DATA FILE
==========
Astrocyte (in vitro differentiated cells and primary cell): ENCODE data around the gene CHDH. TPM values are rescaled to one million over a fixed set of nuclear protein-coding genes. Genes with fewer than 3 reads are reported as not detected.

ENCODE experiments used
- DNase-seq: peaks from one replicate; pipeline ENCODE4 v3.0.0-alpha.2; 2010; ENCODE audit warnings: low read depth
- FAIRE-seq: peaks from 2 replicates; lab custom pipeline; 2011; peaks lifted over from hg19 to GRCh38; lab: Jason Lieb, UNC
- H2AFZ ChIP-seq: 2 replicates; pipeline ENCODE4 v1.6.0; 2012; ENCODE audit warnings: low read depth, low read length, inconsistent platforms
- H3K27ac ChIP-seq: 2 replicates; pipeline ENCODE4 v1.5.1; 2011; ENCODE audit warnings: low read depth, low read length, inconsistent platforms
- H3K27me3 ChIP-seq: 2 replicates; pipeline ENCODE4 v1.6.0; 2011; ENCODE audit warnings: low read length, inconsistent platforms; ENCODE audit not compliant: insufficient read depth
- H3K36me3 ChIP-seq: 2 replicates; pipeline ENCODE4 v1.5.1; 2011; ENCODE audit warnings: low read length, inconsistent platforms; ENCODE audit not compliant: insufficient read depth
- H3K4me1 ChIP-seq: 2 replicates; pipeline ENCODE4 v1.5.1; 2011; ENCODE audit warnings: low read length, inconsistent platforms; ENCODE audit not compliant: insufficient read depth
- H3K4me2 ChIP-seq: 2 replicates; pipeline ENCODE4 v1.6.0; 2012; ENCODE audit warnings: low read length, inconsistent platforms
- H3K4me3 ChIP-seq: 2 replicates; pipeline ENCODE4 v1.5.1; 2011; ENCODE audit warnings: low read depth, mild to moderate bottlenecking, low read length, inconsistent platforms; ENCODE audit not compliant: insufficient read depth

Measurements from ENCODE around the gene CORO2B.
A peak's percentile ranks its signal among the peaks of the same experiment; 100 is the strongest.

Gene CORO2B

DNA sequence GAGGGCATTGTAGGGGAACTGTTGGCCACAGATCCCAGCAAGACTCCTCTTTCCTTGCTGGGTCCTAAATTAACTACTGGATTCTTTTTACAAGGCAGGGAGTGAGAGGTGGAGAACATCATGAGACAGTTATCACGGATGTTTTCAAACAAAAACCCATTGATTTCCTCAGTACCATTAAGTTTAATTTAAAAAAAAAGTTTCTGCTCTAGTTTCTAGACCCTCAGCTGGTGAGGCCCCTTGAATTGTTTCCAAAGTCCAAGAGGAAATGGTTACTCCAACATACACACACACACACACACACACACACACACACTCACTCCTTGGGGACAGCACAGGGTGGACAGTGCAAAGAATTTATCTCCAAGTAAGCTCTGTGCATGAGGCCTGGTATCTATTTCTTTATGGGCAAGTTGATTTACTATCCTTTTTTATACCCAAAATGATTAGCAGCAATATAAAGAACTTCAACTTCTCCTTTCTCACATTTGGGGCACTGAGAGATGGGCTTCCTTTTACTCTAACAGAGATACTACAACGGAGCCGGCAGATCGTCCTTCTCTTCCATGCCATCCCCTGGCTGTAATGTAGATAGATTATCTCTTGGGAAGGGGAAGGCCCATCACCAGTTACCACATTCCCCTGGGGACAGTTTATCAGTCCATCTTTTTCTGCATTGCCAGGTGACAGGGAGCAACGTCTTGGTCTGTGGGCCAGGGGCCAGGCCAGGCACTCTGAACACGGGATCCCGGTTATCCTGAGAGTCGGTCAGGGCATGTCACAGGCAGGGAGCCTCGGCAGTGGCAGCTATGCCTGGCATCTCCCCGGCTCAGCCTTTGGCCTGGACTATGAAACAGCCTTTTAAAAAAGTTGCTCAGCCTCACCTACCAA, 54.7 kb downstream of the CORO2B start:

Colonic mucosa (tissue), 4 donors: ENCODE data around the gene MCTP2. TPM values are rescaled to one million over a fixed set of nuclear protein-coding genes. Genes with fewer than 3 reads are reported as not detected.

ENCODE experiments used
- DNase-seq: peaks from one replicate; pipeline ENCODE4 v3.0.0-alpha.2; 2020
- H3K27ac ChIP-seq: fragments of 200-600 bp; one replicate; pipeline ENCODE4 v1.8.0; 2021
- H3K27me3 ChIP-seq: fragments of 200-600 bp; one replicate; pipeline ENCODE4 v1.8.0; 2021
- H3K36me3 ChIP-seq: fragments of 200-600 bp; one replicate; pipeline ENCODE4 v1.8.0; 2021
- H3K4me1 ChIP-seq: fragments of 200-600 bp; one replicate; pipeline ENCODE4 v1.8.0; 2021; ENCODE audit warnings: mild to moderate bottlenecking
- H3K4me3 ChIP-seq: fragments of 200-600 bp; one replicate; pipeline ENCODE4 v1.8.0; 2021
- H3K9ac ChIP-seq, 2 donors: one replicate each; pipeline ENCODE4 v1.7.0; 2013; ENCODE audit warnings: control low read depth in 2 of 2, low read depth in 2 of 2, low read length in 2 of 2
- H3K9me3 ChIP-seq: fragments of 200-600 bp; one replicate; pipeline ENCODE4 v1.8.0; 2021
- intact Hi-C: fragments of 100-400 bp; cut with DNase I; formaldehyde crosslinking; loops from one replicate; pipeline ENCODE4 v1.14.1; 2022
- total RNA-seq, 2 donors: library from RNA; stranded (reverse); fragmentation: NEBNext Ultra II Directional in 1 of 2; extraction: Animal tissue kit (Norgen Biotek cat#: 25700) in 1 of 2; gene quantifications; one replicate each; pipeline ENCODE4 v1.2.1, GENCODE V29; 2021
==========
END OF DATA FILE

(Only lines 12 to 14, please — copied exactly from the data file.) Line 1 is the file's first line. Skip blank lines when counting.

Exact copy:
Measurements from ENCODE around the gene CORO2B.
A peak's percentile ranks its signal among the peaks of the same experiment; 100 is the strongest.

Gene CORO2B